Again, this may have been intentional. In fact I’d bet a large wad of cash that it was intentional; it's also risky, and whether it works or not...meh. The movie’s not trying to put a bow on everything, and the narrative cohesion of the plot as a whole is achieved through editing, but it’s hard to see what each narrative has to do with the other—and they don’t. There are literally six different movies playing at the same time, with nothing—narratively, mind you—to connect them.

PICTURED: Except...except it's not. Not really
 Now Cloud Atlas is about life, human empathy, and why kindness matters even when in the grand scheme our actions don’t. This type of movie doesn’t lend itself to narrative resolution; and it probably would have hurt the movie to try and force it in. Unfortunately the rectitude of the decision will probably not keep audience from the feeling that something is missing after they leave the cinema, which will, in turn, lead to blaming more visible elements such as six stories! Bad makeup! Tom Hanks doing a Cockney accent!

I’m hesitant to even call this a weakness. Is something you do intentionally classifiable as a weakness? But I can’t shake the notion that this lack of narrative connection/resolution will alienate at least some of the general audience. Humans like things to have a connection. They like things to have a point—for everything to sort of flow into everything else, so they can look back and see how it all lines up and makes sense. Perhaps it’s a way for us to organize an inestimably chaotic universe? So what does someone not bathed in the aesthetics of narrative do with a movie with six different stories that seem to kind of have something to do with one another but by the end, don’t really?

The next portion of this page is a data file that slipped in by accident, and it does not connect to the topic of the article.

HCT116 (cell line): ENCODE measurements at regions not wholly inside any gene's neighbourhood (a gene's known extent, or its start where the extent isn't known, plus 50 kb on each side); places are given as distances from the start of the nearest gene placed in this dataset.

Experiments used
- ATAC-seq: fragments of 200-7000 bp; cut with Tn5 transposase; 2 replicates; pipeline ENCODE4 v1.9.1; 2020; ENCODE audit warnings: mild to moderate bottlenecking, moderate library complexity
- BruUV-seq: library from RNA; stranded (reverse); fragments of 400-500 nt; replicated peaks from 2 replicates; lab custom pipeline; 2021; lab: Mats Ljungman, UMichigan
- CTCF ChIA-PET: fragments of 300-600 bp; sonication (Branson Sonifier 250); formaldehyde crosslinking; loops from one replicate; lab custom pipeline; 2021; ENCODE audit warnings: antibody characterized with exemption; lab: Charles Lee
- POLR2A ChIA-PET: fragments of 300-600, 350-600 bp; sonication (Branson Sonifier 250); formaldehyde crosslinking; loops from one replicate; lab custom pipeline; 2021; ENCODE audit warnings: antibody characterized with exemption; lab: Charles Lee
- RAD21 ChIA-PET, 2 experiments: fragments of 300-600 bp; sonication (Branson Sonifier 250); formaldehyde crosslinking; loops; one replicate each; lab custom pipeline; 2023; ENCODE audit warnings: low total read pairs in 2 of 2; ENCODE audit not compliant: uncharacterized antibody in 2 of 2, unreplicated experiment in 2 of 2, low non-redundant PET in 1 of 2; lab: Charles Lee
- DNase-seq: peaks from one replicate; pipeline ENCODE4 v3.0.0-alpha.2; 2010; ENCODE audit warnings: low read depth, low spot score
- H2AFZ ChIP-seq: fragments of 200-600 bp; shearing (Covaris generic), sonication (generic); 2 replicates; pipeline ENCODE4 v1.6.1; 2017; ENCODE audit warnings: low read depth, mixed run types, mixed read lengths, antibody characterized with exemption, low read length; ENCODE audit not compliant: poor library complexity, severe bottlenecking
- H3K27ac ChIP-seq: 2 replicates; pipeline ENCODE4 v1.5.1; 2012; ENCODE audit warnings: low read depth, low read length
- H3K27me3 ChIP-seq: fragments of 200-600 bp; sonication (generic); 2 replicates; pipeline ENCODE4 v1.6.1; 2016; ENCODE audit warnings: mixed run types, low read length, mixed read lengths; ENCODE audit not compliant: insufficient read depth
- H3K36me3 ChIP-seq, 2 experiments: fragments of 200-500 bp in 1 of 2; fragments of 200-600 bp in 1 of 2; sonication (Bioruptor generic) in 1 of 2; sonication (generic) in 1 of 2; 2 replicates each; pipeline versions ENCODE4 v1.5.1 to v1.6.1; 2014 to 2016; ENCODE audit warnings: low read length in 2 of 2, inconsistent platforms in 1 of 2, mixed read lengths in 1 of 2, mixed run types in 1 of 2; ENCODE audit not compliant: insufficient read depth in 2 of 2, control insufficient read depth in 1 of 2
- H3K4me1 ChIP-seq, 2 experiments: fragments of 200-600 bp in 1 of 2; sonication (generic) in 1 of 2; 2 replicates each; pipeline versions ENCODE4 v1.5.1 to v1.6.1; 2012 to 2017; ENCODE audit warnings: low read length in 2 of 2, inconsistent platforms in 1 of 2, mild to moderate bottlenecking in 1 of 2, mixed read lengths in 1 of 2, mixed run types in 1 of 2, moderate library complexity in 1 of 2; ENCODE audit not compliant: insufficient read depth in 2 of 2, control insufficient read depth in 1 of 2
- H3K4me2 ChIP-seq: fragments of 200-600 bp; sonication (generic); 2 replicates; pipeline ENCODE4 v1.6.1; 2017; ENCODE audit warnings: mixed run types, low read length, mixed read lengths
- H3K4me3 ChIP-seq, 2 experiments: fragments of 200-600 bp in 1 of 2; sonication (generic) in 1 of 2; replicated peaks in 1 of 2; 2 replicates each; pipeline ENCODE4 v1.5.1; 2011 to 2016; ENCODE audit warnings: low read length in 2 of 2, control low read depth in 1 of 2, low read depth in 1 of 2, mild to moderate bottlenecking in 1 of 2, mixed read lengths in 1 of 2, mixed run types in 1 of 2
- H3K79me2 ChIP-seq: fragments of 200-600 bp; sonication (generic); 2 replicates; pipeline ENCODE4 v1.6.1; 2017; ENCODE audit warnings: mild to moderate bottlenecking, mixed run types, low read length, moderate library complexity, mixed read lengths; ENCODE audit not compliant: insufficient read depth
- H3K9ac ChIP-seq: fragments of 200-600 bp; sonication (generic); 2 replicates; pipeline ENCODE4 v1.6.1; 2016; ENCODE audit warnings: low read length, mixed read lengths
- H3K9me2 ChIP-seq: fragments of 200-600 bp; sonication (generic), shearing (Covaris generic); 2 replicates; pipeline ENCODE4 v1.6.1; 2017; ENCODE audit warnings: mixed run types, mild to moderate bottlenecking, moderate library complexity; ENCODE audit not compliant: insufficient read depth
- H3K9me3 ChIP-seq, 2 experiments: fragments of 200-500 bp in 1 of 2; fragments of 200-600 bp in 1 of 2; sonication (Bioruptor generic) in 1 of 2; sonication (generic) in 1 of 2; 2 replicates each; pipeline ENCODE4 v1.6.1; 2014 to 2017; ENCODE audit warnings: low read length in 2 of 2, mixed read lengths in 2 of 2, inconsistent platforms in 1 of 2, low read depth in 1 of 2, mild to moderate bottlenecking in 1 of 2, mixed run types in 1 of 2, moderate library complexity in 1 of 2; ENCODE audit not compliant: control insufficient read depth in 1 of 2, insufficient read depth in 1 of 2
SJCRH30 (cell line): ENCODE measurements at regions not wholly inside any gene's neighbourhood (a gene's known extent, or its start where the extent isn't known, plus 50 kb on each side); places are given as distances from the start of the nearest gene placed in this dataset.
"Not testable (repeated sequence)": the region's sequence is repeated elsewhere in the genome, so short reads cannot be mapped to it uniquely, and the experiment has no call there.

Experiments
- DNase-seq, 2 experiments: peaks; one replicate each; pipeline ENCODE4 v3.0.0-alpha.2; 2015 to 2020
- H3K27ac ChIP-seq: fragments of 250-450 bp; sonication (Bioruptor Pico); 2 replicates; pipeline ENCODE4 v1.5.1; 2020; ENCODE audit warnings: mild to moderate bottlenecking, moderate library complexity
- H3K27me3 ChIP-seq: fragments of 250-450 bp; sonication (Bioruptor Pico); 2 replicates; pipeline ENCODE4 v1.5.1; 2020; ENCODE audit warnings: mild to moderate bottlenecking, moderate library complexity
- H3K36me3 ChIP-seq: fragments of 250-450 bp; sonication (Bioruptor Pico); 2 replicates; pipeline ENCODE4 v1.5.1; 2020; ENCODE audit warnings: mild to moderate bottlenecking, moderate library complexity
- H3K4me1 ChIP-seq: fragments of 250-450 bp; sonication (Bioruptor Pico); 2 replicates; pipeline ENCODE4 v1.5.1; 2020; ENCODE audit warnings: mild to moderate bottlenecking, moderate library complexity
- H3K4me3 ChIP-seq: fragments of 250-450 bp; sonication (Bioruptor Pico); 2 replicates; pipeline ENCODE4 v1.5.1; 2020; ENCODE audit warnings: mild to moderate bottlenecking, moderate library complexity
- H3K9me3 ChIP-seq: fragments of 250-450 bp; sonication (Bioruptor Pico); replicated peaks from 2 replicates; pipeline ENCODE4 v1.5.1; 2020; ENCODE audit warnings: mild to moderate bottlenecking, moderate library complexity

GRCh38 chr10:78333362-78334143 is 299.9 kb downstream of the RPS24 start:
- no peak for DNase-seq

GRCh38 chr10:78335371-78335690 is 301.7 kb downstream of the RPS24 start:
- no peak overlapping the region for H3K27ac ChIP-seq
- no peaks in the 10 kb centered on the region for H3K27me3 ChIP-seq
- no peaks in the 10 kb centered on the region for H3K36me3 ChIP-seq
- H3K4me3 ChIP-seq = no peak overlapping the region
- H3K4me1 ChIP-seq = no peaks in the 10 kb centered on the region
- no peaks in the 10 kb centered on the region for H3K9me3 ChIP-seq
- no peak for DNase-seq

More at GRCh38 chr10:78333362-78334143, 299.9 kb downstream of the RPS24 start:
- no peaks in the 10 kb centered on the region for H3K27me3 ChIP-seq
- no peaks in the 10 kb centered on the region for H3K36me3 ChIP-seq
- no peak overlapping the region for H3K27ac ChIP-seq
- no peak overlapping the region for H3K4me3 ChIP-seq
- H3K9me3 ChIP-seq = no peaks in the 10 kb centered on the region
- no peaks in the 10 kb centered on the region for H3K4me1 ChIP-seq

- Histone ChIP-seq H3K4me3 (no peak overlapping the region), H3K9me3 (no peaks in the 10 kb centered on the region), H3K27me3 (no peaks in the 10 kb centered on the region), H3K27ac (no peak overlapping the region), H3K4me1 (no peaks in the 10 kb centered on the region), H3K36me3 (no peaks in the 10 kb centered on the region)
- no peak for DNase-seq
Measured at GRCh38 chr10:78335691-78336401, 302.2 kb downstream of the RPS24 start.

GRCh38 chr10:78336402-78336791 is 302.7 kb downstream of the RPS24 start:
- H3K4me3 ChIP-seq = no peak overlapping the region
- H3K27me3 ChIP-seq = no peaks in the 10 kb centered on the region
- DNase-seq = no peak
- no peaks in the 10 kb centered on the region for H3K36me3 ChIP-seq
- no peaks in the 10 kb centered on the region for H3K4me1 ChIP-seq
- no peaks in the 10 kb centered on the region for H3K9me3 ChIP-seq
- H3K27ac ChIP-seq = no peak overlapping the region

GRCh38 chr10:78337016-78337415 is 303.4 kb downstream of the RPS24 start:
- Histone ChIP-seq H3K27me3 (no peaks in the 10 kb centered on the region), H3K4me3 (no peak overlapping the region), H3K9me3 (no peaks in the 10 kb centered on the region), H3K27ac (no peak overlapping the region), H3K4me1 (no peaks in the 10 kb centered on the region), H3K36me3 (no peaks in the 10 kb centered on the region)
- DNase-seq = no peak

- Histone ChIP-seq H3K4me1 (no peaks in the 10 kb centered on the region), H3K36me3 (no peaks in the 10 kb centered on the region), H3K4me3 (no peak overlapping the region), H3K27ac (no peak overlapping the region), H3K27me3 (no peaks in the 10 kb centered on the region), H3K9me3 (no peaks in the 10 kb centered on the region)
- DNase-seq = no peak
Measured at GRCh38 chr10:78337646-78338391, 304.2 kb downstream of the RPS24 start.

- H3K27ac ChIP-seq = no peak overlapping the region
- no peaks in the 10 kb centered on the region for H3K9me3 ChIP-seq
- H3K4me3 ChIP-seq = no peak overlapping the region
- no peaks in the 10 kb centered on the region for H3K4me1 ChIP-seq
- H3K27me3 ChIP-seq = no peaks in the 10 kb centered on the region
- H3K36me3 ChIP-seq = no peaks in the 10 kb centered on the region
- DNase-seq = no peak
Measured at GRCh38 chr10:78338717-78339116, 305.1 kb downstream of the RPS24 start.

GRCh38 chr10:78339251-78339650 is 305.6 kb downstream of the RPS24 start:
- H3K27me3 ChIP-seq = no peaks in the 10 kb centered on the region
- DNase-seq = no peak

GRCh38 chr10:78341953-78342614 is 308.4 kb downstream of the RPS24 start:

In Conclusion:

Cloud Atlas is an event, and undoubtedly the most fascinating experience I’ve had in a theater in recent memory. It is an ambitious, sprawling, epic, masterful and heavily flawed piece of art. Masterful editing and makeup almost completely obscure the inherent incohesiveness of telling six separate stories simultaneously. But to be frank, all that’s really beside to point. It’s just filler. What you really need to know, what people really need to realize is that this is an ambitious, gorgeous, sweeping movie more like a symphony than the cinema we’re used to, and that movies like this don’t get made very often—usually because they have a less than ten million dollar opening weekend.

With that in mind, all three of you in northern Manitoba that are reading this, please go see Cloud Atlas. You may come out thinking it’s stupid, overhyped, incomprehensible, unwieldy and tonally unbalanced, but I can almost guarantee you won’t be able to stop watching.

Until next time,

Mr. E